We’re on the Same Team!
While I was taking one of our affiliate classes the other day I made an interesting observation when I saw our coach cueing a drop-in. We were snatching and the drop-in was aggressively bouncing the barbell off of her hips in the extension of the snatch. Our coach was cueing her to simply be a little less aggressive with the hip contact because the barbell was looping out in front of the athlete.
After the coach gave her the correction, she said “oh, my coach at my gym back home told me to do that”.
The initial thought from many coaches is to think: that coach must have no idea what he’s talking about. Why would he tell her to smash the barbell into her hips like that? I don’t blame you – I used to do the same thing.
What’s important to remember as a coach with drop-ins or athletes coming to you from other gyms is that more often than not, athletes don’t know exactly why their coach gives the cues and corrections they do, or what the coach is secretly trying to improve. And that’s not necessarily the coach’s fault either; we know that many athletes don’t particularly care about the ‘why’, they just want to be told what to do and how to do it. I think we can all agree that most coaches generally have a reason for telling an athlete to do something in a specific way, and when the athlete is the middleman between two different coaches, rationale can get lost in translation.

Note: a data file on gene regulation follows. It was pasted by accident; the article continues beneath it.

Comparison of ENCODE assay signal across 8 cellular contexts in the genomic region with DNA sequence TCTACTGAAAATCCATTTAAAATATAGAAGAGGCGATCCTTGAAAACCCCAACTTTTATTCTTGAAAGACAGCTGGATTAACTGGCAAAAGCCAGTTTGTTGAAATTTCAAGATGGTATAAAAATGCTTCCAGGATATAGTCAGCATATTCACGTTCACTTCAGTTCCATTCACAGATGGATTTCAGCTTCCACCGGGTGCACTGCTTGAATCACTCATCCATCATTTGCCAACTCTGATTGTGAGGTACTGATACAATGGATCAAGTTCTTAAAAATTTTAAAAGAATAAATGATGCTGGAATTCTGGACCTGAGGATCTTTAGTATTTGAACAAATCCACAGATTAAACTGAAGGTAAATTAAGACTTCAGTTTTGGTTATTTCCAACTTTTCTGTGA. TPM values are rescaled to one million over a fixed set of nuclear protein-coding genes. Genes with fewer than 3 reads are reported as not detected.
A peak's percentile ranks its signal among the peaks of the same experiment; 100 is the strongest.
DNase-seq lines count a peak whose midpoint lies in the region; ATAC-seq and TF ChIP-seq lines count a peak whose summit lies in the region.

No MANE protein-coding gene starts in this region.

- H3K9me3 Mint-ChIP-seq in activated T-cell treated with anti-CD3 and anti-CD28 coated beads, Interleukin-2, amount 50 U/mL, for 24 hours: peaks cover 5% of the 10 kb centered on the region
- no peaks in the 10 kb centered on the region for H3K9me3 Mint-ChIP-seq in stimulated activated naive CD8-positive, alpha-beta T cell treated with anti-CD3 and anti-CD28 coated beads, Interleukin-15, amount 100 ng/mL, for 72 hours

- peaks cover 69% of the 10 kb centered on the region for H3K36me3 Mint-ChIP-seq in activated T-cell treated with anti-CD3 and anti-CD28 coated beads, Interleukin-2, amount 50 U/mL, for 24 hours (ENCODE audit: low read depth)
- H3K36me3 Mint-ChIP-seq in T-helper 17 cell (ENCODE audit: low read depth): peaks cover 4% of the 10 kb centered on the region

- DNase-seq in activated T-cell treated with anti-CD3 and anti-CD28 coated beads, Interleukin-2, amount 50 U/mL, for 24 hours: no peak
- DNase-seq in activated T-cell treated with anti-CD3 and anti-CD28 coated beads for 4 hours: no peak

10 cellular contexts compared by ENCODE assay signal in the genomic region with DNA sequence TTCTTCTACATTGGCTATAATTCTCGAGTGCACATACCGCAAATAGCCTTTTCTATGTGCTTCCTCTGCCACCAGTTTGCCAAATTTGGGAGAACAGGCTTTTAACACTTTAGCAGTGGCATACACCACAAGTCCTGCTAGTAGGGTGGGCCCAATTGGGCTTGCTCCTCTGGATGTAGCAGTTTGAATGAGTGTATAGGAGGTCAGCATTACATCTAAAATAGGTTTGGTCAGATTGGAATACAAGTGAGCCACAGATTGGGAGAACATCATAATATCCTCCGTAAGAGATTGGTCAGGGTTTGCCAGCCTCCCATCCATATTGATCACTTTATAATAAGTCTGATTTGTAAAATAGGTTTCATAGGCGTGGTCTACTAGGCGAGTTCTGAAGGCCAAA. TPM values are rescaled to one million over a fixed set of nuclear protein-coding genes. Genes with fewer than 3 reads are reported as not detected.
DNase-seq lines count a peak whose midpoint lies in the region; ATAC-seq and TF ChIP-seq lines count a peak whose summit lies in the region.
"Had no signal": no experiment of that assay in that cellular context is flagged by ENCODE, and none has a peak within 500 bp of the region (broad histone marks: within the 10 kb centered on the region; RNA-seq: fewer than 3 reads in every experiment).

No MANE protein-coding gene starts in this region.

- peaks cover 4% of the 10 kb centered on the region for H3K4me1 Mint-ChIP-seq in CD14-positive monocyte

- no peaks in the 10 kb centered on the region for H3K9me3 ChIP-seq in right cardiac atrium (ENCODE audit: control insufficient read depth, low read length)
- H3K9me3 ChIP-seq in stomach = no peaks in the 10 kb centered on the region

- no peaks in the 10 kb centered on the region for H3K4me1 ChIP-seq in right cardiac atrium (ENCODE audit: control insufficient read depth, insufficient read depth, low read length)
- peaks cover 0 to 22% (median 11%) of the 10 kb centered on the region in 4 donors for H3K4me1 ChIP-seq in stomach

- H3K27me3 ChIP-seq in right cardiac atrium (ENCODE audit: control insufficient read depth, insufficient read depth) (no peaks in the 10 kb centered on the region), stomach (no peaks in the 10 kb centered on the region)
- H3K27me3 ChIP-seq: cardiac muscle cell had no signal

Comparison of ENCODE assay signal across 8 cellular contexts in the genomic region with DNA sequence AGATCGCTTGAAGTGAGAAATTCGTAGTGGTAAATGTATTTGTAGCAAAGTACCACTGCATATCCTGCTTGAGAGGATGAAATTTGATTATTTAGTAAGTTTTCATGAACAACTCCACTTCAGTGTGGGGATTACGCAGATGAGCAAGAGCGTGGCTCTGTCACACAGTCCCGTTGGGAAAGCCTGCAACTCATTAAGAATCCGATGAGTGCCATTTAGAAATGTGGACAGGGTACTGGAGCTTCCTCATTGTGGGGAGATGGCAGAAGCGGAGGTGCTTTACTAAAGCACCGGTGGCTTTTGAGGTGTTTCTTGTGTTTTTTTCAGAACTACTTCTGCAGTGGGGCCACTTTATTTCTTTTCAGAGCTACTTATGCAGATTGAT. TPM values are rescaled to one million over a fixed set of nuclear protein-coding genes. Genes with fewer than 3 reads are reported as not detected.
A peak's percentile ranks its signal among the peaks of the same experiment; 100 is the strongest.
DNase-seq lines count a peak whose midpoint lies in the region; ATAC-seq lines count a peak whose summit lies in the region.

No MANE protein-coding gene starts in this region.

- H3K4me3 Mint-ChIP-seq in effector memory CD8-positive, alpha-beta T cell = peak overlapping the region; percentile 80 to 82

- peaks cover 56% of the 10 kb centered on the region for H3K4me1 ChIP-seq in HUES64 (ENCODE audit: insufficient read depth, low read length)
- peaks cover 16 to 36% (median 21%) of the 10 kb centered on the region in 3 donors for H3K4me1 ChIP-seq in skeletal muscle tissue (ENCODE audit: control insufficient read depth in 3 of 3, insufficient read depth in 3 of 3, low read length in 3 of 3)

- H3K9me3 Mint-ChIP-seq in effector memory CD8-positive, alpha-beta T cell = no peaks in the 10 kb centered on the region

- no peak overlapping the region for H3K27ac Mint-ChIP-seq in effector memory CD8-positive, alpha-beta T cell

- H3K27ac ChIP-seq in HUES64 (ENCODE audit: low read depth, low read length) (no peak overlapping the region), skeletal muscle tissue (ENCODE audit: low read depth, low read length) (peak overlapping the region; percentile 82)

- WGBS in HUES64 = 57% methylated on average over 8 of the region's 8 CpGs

The point? What if this was the athlete’s original response: “Oh ok, my coach has been working with me on making hip contact in the snatch because I used to skip it completely, I must be overcorrecting a little.”
All of a sudden that unknown coach sounds like knows what he’s talking about, right?
A great response to that is: “that makes sense! It sounds like you guys are on the right track, so I think if you ease off the hip contact a smidge you’ll be golden.” That sort of thing not only gives her home coach credibility, but it gives you and every other coach out there some credibility as well because she now has a wider perspective on different coaching styles, and why two coaches may be telling her the same thing in different ways.
The point here is to remember us coaches are on the same team. We’re here to make people better, and if an athlete tells you something about another coach that makes you tilt your head, think a little deeper as to why that coach may have told the athlete something you’re unsure about. Odds are, they’re seeing the same thing you are and are correcting in the way they know how. Maybe you can even learn something from a coach you’ve never met.
Written by Hunter Wood